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Schizophrenia Research and Treatment
Volume 2013, Article ID 353809, 7 pages
Research Article

Correlates of Caregiver Burden among Family Members of Patients with Schizophrenia in Lagos, Nigeria

Federal Neuro-Psychiatric Hospital Yaba, 8 Harvey Road, PMB 2008, Lagos, Nigeria

Received 30 April 2013; Revised 13 August 2013; Accepted 14 August 2013

Academic Editor: Patrick W. Corrigan

Copyright © 2013 Increase Ibukun Adeosun. This is an open access article distributed under the Creative Commons Attribution License, which permits unrestricted use, distribution, and reproduction in any medium, provided the original work is properly cited.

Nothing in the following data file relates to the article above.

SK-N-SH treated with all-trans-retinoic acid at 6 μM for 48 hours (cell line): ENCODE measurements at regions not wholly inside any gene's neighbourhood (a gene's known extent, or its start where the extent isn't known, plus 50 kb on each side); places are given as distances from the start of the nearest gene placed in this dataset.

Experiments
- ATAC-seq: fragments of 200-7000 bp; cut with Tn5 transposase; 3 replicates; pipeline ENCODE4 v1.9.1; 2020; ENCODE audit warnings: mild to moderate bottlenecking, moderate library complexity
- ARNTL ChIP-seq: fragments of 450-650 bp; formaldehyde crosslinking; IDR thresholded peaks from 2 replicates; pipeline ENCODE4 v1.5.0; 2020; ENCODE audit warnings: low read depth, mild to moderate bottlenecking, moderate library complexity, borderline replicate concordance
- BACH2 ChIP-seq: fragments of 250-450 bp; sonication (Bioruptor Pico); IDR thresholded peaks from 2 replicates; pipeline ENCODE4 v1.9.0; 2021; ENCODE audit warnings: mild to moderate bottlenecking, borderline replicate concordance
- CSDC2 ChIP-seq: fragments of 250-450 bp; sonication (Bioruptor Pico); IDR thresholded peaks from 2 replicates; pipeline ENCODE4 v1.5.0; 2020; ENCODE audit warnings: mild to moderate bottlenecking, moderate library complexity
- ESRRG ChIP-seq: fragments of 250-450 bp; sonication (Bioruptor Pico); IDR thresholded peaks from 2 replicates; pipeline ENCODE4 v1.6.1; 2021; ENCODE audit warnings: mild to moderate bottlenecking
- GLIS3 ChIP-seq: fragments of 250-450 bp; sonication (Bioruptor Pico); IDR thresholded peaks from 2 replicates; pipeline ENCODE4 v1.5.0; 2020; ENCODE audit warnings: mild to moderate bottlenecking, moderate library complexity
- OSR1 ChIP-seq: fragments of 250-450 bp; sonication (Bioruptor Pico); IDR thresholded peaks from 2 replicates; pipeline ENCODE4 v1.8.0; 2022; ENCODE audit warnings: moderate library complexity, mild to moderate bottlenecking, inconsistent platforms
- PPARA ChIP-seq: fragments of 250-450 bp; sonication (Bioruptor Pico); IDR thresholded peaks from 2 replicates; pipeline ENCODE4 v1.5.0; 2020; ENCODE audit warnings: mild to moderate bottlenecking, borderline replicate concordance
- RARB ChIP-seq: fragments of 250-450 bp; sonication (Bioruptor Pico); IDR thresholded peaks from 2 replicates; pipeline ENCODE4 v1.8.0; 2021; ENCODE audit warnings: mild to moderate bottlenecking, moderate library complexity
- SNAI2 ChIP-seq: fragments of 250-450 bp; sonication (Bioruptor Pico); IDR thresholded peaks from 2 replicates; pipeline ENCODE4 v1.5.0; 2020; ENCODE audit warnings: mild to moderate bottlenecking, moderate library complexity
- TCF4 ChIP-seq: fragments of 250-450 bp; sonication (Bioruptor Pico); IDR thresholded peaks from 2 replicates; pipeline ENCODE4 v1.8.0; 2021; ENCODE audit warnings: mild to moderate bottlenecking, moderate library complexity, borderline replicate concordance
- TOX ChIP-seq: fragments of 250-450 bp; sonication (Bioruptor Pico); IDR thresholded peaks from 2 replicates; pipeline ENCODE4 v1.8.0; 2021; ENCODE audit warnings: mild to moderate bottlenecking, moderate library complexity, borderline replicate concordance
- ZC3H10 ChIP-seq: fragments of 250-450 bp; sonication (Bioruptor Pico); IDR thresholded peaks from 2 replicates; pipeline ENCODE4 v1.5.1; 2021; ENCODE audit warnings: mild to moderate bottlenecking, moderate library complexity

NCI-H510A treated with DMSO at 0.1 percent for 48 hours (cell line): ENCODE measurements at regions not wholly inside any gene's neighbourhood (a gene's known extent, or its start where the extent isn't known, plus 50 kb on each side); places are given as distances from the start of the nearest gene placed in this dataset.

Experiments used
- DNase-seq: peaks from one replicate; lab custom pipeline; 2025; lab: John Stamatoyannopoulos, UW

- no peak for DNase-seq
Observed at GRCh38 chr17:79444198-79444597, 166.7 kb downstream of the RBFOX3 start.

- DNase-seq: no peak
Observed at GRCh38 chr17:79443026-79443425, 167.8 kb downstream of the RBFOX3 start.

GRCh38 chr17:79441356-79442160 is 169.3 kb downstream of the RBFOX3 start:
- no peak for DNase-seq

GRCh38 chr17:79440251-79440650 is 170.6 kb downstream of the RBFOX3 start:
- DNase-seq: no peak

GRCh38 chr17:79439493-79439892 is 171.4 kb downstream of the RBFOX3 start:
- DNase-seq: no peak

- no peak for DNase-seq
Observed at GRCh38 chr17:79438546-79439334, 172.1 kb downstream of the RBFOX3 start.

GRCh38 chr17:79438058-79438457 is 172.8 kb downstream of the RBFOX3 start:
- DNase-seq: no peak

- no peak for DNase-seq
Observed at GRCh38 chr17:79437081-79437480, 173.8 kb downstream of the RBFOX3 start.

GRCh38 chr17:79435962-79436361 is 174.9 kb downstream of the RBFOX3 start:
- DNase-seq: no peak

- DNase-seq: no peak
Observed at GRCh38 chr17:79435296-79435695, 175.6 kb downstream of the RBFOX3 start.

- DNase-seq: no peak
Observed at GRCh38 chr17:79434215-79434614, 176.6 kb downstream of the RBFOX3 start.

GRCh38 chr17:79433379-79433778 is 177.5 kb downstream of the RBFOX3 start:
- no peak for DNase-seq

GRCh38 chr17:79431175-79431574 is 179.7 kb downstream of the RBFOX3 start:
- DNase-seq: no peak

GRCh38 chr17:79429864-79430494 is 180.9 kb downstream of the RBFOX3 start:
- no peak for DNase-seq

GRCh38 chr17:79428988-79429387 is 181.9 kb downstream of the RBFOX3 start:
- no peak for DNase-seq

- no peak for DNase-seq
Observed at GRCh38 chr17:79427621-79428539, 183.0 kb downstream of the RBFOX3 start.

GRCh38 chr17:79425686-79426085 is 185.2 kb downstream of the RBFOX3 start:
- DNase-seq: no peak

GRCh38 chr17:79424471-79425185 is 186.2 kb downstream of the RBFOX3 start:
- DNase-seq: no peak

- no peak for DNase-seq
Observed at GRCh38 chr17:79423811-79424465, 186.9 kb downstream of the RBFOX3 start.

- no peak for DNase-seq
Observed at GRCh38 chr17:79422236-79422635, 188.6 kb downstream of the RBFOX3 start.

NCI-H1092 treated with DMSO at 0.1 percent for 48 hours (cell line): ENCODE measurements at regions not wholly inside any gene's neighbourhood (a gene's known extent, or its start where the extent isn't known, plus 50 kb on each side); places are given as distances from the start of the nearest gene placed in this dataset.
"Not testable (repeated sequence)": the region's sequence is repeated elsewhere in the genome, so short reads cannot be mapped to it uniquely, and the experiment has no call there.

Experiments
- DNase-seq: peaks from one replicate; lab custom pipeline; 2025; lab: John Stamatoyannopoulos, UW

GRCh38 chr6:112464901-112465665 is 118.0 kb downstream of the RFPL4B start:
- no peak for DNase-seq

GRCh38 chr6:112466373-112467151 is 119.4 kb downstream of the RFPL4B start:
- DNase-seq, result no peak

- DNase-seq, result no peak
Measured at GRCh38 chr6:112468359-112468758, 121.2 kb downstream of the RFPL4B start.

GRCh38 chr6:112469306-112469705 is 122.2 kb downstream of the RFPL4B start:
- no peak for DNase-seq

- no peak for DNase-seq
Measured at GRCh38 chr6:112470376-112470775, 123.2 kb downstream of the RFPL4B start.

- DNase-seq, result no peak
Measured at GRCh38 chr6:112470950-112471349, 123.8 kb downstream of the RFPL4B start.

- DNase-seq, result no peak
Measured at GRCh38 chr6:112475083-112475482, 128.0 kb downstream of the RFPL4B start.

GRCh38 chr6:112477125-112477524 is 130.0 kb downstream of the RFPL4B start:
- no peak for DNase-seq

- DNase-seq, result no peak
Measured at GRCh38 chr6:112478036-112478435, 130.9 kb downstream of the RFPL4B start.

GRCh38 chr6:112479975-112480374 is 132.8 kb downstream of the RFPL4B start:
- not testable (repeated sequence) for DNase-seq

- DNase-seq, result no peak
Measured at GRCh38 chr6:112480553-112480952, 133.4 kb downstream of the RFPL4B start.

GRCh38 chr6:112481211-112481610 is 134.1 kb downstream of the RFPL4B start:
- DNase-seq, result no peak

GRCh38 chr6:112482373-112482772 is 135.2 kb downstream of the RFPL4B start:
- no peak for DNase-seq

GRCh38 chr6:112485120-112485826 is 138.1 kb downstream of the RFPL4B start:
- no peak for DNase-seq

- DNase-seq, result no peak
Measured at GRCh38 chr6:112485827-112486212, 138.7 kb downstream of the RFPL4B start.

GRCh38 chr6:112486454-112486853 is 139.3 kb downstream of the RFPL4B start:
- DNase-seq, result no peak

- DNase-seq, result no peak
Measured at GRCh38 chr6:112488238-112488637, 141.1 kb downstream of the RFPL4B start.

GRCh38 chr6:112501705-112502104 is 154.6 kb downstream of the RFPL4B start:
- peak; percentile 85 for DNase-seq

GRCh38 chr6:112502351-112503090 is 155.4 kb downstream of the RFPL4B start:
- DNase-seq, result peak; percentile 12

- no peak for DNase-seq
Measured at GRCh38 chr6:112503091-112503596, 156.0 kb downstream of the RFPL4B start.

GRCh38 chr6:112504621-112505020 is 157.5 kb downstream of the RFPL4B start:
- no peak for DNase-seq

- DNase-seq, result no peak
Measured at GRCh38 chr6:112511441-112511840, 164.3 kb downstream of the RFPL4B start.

Family members of patients with schizophrenia have enormous roles in the care of their patients, which could negatively impact their well being. Development of interventions targeted at alleviating the burden of informal care giving is hinged on the recognition of the factors associated with the various dimensions of burden. This study determined the correlates of caregiver burden among family members of patients with schizophrenia in Lagos, Nigeria. The study instruments included the Zarit burden interview (ZBI) and the positive and negative syndrome scale for schizophrenia (PANSS). Exploratory factor analysis of the ZBI produced a five-factor structure with “financial/physical strain”, “time/dependence strain”, “emotional strain”, “uncertainty”, and “self-criticism” domains. On multiple regression analyses, total PANSS scores, poor social support, and lower educational levels of caregivers were predictive of higher burden scores on the “financial/physical strain”, “time/dependence”, and “emotional strain” domains. Longer duration of illness, shorter patient-caregiver contact time, and being a female caregiver were predictive of higher burden scores on the “uncertainty”, “self-criticism”, and “emotional strain” domains, respectively. There is need for interventions to alleviate the burden on caregivers of patients with schizophrenia in Nigeria. These strategies must include comprehensive social support and improve access to services for patients and their caregivers.